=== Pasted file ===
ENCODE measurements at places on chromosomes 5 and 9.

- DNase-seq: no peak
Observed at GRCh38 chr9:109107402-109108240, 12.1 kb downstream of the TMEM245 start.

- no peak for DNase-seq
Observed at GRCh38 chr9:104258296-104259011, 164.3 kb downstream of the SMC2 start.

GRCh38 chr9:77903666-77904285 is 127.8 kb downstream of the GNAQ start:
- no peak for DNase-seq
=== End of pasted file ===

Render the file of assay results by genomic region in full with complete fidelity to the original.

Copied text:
ENCODE measurements at places on chromosomes 5 and 9.

- DNase-seq: no peak
Observed at GRCh38 chr9:109107402-109108240, 12.1 kb downstream of the TMEM245 start.

- no peak for DNase-seq
Observed at GRCh38 chr9:104258296-104259011, 164.3 kb downstream of the SMC2 start.

GRCh38 chr9:77903666-77904285 is 127.8 kb downstream of the GNAQ start:
- no peak for DNase-seq